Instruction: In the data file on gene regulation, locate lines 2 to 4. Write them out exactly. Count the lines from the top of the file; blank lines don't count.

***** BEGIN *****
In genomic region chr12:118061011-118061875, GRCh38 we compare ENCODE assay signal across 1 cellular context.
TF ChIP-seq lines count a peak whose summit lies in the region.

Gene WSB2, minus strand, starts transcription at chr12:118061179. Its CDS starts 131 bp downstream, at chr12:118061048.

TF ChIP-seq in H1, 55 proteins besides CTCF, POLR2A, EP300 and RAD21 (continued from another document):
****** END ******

TF ChIP-seq lines count a peak whose summit lies in the region.

Gene WSB2, minus strand, starts transcription at chr12:118061179. Its CDS starts 131 bp downstream, at chr12:118061048.

TF ChIP-seq in H1, 55 proteins besides CTCF, POLR2A, EP300 and RAD21 (continued from another document):